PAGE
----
Växjö in southern Sweden will be welcoming to the conference representatives from other European cities keen to learn how to consume fewer fossil fuels and become more sustainable.
The city of just over 60,000 people has been dubbed Europe’s greenest thanks to green initiatives including building low-energy homes and retrofitting existing properties; improving water quality in its many lakes, and installing solar panels on schools and public buildings.
It aims to become entirely fossil-fuel free by 2030 and to reduce electricity consumption by 20 per cent by 2015.
Food is also a high priority. Växjö’s mayor, Bo Frank, wants locally produced or environmentally friendly food to make up 45 per cent of all bought food by 2015. It has already reached 35 per cent. School lunches are free, and 50 per cent are organic or locally produced, with plenty of meat-free options available.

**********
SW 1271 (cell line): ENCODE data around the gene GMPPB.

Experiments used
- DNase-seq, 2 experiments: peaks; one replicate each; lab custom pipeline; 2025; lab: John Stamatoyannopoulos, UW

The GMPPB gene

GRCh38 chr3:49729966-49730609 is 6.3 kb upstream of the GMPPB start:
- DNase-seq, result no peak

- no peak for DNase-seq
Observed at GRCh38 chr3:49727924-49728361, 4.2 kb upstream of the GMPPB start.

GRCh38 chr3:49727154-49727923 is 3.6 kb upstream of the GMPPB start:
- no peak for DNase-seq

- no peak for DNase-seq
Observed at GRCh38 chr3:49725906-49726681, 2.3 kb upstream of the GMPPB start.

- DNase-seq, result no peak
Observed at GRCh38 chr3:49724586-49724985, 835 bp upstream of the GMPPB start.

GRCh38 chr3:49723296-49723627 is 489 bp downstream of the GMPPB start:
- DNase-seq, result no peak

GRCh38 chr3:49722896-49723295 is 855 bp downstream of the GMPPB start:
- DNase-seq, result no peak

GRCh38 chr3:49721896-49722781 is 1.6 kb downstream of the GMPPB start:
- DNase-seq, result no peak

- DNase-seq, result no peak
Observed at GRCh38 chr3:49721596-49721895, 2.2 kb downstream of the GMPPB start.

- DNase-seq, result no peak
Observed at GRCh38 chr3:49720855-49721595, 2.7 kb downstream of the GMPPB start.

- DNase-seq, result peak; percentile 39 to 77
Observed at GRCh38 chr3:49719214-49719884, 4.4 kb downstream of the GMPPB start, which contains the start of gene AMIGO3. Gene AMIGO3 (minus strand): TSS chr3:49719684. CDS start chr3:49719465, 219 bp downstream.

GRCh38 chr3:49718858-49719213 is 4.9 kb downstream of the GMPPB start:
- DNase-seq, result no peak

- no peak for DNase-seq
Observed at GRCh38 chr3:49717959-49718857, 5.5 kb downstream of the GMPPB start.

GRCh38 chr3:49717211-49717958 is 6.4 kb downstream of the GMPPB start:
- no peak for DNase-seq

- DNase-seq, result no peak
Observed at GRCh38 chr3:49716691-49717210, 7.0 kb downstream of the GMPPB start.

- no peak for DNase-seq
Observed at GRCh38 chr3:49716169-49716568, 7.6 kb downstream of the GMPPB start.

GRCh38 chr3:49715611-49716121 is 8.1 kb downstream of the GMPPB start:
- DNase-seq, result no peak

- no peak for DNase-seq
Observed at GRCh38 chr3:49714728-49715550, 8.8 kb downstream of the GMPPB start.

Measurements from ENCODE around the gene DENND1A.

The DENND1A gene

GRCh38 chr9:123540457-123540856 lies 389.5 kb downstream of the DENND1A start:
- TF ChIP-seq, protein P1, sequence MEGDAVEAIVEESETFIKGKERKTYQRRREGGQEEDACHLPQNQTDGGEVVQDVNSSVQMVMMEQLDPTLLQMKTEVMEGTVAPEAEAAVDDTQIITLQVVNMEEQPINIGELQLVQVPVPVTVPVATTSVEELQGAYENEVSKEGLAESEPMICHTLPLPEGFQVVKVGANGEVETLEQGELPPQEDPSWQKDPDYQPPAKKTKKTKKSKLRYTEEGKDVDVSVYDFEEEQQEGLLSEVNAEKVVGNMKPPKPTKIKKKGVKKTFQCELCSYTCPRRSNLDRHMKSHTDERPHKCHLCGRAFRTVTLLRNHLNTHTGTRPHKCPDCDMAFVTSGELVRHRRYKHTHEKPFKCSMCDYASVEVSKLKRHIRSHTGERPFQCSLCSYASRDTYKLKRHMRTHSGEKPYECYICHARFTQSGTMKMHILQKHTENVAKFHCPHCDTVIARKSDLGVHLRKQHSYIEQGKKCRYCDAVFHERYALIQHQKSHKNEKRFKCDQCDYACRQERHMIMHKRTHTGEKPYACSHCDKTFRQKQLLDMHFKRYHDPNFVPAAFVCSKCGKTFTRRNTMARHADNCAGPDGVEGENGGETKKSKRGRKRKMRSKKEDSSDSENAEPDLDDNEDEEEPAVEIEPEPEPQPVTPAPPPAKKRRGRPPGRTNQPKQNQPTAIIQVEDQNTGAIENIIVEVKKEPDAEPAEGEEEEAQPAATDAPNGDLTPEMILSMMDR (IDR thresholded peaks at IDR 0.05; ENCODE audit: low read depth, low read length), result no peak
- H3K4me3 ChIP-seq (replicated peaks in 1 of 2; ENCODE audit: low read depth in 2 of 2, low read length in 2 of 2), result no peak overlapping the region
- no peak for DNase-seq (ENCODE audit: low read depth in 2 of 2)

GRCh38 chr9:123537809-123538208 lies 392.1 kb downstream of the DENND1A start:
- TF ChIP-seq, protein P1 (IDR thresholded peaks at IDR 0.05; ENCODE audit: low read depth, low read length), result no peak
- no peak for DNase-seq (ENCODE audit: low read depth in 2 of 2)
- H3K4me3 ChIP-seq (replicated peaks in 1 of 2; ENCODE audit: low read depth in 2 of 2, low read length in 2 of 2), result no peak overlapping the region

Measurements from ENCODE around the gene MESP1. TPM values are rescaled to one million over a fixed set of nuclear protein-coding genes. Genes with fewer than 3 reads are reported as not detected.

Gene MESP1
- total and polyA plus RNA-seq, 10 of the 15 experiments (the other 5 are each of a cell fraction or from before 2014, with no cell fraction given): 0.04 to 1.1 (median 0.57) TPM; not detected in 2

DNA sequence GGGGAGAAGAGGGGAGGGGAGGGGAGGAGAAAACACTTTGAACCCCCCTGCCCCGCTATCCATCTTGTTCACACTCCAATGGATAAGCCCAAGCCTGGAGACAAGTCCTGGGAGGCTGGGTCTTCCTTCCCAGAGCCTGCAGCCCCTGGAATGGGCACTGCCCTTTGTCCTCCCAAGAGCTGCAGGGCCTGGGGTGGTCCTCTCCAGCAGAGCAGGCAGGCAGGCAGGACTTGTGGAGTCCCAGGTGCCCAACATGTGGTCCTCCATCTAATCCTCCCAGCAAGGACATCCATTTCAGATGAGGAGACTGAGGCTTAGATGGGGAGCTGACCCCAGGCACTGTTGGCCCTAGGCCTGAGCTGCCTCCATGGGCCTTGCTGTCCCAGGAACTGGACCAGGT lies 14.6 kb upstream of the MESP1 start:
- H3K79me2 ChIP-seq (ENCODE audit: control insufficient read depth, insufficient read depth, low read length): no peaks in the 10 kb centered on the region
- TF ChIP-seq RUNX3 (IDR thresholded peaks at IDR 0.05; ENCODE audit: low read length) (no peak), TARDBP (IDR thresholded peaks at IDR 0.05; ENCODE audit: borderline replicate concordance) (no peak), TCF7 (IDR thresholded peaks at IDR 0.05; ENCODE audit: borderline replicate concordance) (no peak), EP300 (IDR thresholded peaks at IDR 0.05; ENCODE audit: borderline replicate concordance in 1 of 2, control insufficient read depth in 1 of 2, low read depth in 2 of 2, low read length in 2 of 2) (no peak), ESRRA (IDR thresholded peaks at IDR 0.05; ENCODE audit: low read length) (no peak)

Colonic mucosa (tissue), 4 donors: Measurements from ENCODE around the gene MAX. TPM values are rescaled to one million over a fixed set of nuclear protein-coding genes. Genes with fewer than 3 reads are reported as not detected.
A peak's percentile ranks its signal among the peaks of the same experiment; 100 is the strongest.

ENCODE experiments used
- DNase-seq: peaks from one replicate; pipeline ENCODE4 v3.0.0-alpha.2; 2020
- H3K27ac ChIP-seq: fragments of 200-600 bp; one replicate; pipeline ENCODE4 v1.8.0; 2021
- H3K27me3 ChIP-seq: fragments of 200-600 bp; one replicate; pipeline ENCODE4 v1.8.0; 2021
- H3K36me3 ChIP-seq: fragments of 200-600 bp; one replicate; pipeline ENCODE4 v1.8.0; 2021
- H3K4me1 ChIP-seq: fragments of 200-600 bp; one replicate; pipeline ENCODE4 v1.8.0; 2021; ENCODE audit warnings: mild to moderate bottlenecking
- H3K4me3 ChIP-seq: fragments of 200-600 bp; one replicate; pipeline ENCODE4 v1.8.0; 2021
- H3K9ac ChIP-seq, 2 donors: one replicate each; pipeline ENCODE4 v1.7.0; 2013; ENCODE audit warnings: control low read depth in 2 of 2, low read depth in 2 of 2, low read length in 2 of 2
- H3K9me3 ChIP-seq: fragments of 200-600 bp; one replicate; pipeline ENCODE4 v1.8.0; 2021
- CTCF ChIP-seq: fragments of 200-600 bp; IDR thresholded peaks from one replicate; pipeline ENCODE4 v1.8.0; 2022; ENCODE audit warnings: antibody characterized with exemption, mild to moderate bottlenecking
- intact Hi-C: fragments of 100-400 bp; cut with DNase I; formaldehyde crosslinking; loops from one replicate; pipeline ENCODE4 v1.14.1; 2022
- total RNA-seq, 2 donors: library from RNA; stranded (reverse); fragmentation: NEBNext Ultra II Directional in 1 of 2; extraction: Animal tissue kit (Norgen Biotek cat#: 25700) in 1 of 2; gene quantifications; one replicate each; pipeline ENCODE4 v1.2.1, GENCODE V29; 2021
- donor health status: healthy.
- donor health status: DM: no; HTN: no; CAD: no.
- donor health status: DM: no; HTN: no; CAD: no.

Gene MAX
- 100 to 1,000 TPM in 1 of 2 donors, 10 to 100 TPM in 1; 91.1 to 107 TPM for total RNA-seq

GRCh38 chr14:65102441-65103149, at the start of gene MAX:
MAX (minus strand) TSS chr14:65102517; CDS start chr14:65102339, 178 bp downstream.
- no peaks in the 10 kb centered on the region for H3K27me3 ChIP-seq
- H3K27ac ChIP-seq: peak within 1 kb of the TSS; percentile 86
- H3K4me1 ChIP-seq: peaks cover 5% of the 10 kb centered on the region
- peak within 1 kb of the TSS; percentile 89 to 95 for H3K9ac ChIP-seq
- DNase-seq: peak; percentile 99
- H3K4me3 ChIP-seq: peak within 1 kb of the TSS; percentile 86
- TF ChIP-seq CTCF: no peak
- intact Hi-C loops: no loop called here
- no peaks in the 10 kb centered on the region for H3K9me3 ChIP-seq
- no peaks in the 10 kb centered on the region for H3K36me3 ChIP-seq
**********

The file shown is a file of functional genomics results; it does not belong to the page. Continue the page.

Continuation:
Talking to Meat Free Monday, Frank said: “We strive to produce meals with a lower effect on the environment in municipal kitchens by purchasing locally produced and ecological foodstuffs, reducing waste, increasing the proportion of vegetables and adapting menus to the season.”
Expressing broad support for the goals of the campaign, Frank said that he was keen for schools to lead on joining Meat Free Monday. He added that he himself eats “less and less meat… I don’t eat meat every day.”
For details of the two-day conference, which begins on Thursday, click here.
Watch Växjö’s tips on engaging local people in sustainability work.
Watch an online interview with Bo Frank.